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    Submitted primarily because of the parts about Inform 7’s approach to language design.

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      Oh, this is brilliant. Amazing way to frame the explanation of Inform 7’s virtues. I am personally a huge fan of I7, and I think its success in the years since this was written makes a strong case that there’s something to all this.

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        Oh, wait - the article was written this month. The game was written in 2008. Got it. :)

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        This part:

        Another email correspondence with Andrew Plotkin, author of So Far and other Inform 6 hits, convinced Nelson that the primary unit of an IF language should really be its rules, not its objects. If a certain especially heavy object would cause the aforementioned sack to burst immediately, an Inform 6 author would have to decide whether to attach the exception code to the sack or the weighty object. In Inform 7, it would just become a few more declarations and rules, which could appear anywhere in the code

        Immediately made me think of this previous lobste.rs submission: Wizards and warriors, part five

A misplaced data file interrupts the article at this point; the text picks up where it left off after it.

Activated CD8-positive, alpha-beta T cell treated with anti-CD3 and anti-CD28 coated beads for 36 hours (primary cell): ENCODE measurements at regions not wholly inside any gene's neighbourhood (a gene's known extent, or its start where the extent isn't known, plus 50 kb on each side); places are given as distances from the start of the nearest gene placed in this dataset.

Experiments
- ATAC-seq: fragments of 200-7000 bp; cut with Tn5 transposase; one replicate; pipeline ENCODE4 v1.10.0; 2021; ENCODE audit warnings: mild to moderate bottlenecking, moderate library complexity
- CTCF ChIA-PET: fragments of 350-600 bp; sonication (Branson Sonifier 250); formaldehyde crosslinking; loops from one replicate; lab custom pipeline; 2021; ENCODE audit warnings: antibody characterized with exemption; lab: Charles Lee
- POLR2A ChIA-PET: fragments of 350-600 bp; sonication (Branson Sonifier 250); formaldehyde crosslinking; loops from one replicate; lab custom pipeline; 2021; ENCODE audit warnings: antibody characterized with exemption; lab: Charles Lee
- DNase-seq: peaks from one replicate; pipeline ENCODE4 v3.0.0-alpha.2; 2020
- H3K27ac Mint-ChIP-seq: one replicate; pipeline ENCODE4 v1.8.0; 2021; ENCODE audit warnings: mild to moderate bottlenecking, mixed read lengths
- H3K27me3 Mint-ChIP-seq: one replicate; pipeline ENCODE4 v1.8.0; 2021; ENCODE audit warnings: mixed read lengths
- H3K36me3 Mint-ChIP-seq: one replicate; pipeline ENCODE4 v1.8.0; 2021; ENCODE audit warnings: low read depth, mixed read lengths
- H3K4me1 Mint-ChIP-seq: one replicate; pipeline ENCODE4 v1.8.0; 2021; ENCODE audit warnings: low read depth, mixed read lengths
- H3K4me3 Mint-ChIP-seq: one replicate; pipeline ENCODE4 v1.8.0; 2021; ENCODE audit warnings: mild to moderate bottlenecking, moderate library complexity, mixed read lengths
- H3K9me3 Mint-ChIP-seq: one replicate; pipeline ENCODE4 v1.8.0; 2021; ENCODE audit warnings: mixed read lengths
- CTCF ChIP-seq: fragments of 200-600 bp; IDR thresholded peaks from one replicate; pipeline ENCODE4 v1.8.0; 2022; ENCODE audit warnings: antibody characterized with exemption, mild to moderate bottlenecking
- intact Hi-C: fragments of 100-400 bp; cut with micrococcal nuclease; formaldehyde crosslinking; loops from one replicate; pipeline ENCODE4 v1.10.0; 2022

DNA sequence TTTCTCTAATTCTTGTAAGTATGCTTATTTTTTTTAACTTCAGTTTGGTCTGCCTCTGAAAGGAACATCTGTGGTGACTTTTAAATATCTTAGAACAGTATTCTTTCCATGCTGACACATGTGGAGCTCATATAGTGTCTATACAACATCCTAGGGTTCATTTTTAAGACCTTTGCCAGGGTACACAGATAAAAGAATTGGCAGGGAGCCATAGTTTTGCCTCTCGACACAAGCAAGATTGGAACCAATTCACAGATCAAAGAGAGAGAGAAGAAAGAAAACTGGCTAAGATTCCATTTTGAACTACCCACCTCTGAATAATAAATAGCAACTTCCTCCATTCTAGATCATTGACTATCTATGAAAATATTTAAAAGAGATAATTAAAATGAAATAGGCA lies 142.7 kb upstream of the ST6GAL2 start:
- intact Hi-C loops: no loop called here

It’s almost exactly the same example given to illustrate the same design principle.

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          It reminds me a bit of how in CLOS methods of generic functions do not hang off of an object but can be specialised on multiple of their arguments.

          I don’t always needs multimethods, but when I do and I am using a language without them, I really regret it, as the workarounds tend to be inelegant and unidiomatic.

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            Interesting! Someone commented on the other submission about multiple dispatch too. Part 4 of that series is about multiple dispatch and why it doesn’t really solve the problem here.

            (Also interesting: I just re-read Part 5 and realized that the author ends by talking about Inform 7, I had forgotten that entirely.)